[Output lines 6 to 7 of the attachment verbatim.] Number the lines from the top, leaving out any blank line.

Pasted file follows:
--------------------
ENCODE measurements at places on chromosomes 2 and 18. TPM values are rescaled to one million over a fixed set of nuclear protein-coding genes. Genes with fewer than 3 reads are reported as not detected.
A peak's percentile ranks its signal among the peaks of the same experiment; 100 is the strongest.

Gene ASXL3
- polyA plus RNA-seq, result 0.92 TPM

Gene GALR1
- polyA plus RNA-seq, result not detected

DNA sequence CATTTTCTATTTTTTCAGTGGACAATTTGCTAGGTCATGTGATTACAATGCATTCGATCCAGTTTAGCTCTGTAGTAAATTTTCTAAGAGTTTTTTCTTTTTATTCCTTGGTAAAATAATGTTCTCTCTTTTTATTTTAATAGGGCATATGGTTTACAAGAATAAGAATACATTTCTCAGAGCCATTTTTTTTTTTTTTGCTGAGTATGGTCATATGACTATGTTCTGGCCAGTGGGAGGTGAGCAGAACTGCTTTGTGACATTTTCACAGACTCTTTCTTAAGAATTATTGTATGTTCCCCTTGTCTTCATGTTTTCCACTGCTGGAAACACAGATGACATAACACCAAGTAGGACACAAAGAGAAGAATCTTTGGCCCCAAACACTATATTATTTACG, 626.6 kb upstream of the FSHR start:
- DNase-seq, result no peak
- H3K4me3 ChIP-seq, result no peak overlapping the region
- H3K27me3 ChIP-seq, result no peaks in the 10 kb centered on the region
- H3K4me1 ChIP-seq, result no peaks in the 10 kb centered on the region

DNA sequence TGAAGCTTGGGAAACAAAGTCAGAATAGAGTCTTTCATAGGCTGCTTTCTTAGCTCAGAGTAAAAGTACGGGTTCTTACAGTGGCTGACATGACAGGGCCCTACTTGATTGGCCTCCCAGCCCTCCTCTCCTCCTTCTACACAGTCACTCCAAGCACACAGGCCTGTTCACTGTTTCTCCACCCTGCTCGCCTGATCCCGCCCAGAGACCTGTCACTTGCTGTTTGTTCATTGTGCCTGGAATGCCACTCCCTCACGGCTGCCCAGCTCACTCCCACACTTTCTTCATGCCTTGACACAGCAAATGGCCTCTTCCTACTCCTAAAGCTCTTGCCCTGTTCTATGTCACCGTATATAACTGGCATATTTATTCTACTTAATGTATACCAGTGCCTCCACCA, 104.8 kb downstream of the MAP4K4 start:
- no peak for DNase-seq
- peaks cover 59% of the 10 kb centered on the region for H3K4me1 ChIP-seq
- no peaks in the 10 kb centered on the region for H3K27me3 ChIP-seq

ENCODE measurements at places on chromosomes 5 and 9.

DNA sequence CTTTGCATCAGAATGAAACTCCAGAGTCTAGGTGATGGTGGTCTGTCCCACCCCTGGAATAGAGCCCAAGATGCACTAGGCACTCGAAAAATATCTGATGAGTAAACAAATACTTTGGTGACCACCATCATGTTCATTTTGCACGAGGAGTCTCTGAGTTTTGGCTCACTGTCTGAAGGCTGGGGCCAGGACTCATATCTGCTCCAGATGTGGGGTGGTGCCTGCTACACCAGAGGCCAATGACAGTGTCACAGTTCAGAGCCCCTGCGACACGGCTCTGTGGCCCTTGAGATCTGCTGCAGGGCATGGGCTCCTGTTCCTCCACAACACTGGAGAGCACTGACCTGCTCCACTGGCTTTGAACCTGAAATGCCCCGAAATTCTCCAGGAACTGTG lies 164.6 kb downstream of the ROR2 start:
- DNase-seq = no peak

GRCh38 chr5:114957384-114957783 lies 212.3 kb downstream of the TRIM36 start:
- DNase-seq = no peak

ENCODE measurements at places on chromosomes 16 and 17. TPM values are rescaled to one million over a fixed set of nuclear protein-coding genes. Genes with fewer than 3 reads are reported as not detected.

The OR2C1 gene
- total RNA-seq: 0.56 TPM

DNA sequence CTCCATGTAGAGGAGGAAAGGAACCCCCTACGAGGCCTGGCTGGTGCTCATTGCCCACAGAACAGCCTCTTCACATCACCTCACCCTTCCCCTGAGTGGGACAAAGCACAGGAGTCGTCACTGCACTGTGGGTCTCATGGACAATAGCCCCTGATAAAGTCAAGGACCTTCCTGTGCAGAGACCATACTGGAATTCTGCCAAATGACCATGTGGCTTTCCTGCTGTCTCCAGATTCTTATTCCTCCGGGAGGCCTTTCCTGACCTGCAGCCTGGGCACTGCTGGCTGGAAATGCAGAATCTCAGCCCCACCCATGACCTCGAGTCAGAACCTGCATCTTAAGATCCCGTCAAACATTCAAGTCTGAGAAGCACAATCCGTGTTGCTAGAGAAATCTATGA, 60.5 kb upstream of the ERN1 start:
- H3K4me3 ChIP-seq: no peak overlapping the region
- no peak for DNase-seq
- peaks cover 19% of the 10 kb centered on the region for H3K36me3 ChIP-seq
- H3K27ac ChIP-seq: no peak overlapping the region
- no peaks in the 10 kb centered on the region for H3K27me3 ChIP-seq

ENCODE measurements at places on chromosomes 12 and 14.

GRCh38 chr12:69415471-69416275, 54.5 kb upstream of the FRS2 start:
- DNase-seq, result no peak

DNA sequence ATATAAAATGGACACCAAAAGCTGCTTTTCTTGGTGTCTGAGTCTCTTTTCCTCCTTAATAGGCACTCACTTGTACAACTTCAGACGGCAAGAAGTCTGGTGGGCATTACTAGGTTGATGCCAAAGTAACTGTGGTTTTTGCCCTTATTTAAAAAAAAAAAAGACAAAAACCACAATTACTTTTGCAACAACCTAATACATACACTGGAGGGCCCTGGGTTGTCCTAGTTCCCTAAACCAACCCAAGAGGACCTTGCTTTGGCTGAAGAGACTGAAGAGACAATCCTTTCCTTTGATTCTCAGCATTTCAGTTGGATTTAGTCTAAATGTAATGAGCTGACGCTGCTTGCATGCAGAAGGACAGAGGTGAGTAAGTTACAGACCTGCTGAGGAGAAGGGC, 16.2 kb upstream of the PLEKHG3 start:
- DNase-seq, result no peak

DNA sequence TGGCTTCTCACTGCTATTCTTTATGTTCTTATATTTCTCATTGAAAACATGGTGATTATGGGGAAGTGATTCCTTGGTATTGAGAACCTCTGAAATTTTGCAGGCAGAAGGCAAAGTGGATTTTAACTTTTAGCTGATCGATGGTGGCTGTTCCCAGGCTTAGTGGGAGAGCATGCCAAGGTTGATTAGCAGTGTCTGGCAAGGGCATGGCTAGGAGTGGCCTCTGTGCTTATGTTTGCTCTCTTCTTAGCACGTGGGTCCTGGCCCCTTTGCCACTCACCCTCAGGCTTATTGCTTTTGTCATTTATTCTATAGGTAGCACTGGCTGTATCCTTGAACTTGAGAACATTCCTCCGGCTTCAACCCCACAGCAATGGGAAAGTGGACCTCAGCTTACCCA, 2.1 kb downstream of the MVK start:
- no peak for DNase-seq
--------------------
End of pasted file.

- polyA plus RNA-seq, result not detected

DNA sequence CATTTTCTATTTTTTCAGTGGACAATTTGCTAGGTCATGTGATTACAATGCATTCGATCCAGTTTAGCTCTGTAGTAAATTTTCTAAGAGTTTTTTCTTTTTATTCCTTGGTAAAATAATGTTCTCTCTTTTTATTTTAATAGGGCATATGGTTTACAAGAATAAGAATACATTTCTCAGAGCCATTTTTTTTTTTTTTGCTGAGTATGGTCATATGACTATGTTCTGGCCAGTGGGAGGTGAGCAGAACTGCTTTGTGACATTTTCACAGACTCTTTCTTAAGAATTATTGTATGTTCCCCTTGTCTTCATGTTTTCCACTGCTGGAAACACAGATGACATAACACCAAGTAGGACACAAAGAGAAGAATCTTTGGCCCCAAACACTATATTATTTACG, 626.6 kb upstream of the FSHR start: